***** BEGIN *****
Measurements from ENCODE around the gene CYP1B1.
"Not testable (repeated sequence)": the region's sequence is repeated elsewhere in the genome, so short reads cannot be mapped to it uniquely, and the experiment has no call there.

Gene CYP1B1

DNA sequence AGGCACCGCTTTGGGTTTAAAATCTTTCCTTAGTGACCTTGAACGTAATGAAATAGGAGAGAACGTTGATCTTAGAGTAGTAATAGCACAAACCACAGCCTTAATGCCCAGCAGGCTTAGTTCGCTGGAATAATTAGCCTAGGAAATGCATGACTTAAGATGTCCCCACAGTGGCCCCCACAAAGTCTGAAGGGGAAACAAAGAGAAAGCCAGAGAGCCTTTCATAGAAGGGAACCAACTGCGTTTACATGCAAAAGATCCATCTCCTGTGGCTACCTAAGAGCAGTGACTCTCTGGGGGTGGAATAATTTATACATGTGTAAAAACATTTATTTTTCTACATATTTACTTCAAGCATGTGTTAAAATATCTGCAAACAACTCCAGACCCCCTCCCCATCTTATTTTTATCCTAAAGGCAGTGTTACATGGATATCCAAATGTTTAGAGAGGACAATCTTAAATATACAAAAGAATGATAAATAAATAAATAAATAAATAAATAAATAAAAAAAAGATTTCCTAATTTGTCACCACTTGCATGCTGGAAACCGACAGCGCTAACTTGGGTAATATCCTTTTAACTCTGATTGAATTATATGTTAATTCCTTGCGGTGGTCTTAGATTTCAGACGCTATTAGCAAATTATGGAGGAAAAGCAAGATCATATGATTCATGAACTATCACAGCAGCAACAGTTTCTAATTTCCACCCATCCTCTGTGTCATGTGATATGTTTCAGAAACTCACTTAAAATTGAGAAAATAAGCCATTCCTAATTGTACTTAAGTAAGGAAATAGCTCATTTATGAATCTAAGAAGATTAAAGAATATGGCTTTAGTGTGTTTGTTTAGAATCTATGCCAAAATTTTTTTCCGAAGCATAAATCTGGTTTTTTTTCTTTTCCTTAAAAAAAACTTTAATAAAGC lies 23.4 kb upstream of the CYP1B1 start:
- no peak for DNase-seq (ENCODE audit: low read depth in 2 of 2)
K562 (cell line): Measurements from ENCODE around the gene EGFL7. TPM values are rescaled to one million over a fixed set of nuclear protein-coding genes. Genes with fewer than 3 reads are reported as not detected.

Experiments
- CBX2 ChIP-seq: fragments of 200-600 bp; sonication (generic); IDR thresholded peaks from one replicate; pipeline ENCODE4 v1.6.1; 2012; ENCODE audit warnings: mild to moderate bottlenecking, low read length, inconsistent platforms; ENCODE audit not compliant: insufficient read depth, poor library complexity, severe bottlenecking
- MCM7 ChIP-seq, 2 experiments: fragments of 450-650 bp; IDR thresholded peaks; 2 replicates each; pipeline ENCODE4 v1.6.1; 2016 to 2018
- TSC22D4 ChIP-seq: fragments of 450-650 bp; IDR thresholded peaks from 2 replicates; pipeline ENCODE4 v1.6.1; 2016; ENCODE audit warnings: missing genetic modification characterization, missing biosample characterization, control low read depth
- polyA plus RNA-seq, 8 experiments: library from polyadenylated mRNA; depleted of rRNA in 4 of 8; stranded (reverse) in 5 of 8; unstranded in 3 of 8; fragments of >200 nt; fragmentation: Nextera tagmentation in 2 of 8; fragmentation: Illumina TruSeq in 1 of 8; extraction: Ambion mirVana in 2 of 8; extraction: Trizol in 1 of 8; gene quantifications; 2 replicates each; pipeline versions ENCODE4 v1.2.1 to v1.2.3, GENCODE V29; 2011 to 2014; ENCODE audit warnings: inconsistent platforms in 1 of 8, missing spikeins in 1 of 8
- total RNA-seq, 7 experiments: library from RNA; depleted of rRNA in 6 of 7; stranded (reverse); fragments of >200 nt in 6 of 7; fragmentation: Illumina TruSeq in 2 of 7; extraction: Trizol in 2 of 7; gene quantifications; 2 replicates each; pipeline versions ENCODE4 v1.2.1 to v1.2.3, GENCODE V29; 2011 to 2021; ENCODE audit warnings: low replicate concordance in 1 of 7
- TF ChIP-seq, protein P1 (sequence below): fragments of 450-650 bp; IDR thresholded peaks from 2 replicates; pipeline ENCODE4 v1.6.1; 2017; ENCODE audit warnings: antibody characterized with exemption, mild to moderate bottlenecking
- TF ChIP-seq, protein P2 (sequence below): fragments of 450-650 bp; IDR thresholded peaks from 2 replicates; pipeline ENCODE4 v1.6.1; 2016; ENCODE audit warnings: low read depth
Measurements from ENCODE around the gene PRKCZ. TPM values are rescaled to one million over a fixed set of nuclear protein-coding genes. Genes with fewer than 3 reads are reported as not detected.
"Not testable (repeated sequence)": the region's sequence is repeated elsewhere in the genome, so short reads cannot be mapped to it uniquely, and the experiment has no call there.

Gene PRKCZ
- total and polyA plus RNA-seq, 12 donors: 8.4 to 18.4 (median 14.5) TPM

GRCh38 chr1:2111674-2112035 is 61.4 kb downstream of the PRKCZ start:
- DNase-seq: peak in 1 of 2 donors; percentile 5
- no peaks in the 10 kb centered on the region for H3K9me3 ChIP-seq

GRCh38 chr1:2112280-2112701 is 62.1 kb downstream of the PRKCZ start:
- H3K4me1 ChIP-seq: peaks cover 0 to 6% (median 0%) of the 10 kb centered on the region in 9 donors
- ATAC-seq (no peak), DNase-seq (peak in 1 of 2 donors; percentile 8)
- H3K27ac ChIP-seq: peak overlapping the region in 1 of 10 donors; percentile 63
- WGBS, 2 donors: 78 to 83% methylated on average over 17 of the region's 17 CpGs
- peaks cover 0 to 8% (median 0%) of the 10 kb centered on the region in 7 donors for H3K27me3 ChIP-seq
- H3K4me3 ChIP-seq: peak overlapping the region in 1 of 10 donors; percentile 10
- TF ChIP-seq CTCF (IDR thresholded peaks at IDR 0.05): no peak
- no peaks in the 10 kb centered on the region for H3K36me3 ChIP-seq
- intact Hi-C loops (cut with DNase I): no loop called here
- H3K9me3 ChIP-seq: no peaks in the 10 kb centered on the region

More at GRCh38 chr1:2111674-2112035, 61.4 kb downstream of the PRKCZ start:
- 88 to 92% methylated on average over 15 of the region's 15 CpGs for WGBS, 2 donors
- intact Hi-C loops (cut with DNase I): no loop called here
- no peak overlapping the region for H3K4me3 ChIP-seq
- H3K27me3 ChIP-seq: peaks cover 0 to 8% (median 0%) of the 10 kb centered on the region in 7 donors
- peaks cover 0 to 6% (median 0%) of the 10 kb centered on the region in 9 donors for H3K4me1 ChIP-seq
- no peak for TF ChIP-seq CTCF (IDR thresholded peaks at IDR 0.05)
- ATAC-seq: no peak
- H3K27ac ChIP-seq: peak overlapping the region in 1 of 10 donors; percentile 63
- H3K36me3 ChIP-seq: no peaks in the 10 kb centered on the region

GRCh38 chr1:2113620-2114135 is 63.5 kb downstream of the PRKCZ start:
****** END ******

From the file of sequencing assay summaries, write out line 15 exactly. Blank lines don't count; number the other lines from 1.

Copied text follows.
Measurements from ENCODE around the gene PRKCZ. TPM values are rescaled to one million over a fixed set of nuclear protein-coding genes. Genes with fewer than 3 reads are reported as not detected.